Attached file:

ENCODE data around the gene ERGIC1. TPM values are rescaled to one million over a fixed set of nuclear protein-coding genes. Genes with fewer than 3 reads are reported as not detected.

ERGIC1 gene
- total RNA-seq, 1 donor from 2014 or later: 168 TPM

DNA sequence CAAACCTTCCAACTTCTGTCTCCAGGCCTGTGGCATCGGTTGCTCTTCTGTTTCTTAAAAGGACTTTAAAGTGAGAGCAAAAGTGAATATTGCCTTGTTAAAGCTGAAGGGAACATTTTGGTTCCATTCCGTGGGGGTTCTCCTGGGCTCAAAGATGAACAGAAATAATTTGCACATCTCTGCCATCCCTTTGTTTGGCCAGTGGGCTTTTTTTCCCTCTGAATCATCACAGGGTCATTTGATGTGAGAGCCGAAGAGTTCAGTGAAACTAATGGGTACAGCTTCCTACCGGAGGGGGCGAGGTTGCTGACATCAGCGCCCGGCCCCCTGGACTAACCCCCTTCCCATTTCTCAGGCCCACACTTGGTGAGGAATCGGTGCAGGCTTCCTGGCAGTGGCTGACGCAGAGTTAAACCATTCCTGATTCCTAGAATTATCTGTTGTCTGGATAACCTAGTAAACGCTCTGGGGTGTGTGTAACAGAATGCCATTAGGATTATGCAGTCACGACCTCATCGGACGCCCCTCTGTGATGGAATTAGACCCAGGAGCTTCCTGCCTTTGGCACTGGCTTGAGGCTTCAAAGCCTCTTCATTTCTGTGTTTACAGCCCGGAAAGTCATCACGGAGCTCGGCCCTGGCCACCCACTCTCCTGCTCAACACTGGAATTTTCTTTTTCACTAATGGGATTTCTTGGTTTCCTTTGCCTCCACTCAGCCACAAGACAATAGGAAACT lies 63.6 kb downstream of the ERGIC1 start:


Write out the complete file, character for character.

ENCODE data around the gene ERGIC1. TPM values are rescaled to one million over a fixed set of nuclear protein-coding genes. Genes with fewer than 3 reads are reported as not detected.

ERGIC1 gene
- total RNA-seq, 1 donor from 2014 or later: 168 TPM

DNA sequence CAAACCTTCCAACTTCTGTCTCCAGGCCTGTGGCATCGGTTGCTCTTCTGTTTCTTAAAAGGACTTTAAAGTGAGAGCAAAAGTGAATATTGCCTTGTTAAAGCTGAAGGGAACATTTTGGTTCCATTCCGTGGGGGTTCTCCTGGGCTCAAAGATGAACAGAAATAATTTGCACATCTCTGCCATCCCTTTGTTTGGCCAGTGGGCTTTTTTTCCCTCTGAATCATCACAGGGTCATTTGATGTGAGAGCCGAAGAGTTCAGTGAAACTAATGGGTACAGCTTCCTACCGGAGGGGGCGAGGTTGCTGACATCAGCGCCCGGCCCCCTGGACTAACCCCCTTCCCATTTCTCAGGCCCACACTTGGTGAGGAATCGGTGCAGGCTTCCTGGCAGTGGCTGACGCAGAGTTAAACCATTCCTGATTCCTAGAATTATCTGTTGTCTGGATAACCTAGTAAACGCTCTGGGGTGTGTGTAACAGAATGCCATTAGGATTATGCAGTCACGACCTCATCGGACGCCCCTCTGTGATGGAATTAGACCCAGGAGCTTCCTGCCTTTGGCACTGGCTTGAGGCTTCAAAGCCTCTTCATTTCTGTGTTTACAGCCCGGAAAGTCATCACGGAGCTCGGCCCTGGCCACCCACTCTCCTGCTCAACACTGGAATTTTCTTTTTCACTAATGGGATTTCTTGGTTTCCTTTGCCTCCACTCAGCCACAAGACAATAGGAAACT lies 63.6 kb downstream of the ERGIC1 start: